"God blessed them and said to them, Be fruitful and increase in number; fill the earth and subdue it. Rule over the fish of the sea and the birds of the air and over every living creature that moves on the ground.'" (NIV) Ten years ago Dolly, the first cloned mammal was born. She was a sheep cloned by scientists at the Roslin Institute in Scotland. (Oak Ridge) Since then there has been a swarm of controversy over cloning in general. (Caplan) Even as the technology and use of cloning advances, major ethical questions are raised. To answer these questions it is important to understand the cloning process and how it actually works.
There are actually three different types of cloning, DNA Cloning, Reproductive Cloning, and Embryo Cloning. DNA cloning is just what it sounds like, cloning individual strands of DNA so they can be observed for study. This process has been around since the 1970's. Since DNA strands are so small it is difficult to study them in small quantities. This process combines the DNA of the gene of interest with a bacterial plasmid that replicates the DNA. This process has been used extensively by the Human Genome Project but cannot be used to clone an entire specimen. (Oak Ridge)
The second type of cloning, reproductive cloning, is where it gets interesting. This is the process used to clone Dolly. The process used in reproductive cloning is called "somatic cell nuclear transfer" (SCNT). In this process, scientists transfer genetic material from the nucleus of a donor cell from the animal to be cloned. This material is transferred into an egg whose nucleus has been removed. This new egg must be treated with chemicals or electric current to stimulate cell division. The embryo is then transferred to the uterus of a female host animal that carries it till birth. (Oak Ridge) As a side note, the researchers at Roslin named their sheep Dolly after Dolly Parton since she is quite well endowed and the donor cell used in the process was a breast cell. (Caplan)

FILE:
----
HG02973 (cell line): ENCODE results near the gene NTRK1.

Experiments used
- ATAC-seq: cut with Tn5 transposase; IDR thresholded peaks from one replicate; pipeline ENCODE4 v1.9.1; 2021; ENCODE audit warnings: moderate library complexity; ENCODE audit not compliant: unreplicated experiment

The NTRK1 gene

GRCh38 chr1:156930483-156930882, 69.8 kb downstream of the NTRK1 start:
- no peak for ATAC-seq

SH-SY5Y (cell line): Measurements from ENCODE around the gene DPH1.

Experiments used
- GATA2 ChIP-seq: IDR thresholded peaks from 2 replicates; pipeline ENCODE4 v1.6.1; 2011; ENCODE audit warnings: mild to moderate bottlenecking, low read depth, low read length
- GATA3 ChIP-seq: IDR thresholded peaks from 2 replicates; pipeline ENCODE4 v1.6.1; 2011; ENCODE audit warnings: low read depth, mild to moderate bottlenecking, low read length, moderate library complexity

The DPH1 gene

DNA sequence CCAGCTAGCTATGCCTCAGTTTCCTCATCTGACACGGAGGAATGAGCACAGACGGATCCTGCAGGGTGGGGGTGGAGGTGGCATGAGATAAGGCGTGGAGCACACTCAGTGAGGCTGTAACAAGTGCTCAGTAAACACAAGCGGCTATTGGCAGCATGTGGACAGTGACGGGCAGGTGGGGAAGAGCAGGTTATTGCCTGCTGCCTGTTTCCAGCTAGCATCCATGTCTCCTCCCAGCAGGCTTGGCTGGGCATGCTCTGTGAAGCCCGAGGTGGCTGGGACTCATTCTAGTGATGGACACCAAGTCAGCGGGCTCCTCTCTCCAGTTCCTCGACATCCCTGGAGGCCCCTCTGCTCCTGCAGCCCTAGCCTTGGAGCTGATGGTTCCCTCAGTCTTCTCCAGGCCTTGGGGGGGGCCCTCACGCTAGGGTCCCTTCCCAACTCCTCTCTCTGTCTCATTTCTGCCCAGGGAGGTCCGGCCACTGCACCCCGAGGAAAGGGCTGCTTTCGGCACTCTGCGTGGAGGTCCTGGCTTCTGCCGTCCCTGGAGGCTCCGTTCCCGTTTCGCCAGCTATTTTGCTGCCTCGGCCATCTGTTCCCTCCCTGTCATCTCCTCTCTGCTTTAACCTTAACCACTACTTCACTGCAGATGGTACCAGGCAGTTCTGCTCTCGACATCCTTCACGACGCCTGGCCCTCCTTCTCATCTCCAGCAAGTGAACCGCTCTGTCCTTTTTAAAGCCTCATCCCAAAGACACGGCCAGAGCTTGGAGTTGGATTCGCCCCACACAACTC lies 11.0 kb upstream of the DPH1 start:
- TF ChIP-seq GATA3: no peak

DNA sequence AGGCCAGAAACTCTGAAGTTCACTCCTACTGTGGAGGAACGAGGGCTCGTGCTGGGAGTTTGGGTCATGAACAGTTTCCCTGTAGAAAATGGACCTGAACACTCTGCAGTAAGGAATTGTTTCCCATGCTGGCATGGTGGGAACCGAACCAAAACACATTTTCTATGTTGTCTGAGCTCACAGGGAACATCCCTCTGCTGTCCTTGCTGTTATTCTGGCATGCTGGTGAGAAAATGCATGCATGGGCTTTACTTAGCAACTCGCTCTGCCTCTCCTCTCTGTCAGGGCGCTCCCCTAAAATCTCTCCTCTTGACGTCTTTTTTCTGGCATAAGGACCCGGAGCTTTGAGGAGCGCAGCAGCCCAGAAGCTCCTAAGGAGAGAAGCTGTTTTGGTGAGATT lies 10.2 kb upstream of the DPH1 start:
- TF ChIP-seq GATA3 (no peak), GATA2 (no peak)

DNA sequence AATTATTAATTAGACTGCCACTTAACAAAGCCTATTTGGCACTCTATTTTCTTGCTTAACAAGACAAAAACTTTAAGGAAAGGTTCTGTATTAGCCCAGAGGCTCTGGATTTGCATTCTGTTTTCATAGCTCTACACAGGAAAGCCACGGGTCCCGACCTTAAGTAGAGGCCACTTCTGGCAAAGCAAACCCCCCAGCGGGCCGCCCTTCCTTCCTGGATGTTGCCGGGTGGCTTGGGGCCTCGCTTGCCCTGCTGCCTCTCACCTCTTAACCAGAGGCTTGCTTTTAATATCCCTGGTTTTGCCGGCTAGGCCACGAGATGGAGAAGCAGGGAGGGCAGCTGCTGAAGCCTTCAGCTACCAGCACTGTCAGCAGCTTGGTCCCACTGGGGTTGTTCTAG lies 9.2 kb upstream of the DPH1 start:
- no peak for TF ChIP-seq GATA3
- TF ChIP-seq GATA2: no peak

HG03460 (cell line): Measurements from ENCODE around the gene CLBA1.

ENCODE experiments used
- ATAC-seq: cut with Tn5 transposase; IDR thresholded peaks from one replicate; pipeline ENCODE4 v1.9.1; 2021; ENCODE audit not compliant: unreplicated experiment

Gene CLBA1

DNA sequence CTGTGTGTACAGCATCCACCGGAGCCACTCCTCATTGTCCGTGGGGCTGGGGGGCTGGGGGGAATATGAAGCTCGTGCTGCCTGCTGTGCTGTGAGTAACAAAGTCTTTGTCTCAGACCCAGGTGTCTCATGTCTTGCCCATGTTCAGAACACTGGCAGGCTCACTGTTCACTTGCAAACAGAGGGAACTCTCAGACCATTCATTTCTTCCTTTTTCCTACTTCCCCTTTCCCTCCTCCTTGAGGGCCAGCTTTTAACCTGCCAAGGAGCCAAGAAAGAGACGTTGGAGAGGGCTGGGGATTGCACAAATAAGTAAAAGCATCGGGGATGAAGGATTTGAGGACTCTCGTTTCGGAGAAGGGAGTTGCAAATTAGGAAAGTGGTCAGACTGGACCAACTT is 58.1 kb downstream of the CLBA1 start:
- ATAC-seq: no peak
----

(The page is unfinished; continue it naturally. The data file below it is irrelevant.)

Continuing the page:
The third type of cloning, embryo cloning, is actually used on human cells. It is not used to clone humans but in much the same way as DNA cloning it is used to clone embryos that can be harvested for stem cells. This raises all sorts of other ethical questions that go beyond the scope of this paper. (Oak Ridge)
Recently there has been a stir in the news about animal cloning. Not about cloning a winning race horse or an endangered species like the California condor, but about cloning animals for food. The FDA recently announced that they believe cloned meat is suitable for human consumption. (FDA) This has caused many people to evaluate whether it is ethical. If most people understood the facts of the cloning process they would realize that there is nothing wrong with cloning animals for food.
This discussion begs the question, "why"? Probably the best reason to clone animals for food is quality. Clones themselves are too expensive and difficult to produce to be slaughtered for food. The plan is to clone an animal with desirable genetic traits and then breed that animal the old fashioned way to produce superior herds of livestock. By "old fashioned way" of course I mean artificial insemination and selective breeding.
There are many reasons to clone and the company, ViaGen out of Austin, TX is at the forefront of it. They have been in the cloning business for several years now. Along with genetic banking and checking the quality of Angus beef, ViaGen clones animals for its customers. One of the most notable cloning efforts is Scamper, a champion barrel racing horse that was cloned by ViaGen. If cloned food is approved ViaGen is sure to be one to go to get it done in the United States. (ViaGen)
Ever since man has herded animals and domesticated them, we have been interfering with the natural order of things and God's creation. This had been going on for a very long time. We know from the Bible that...
Cited: Saint Louis: Zondervan, 1984
Oak Ridge National Laboratory,
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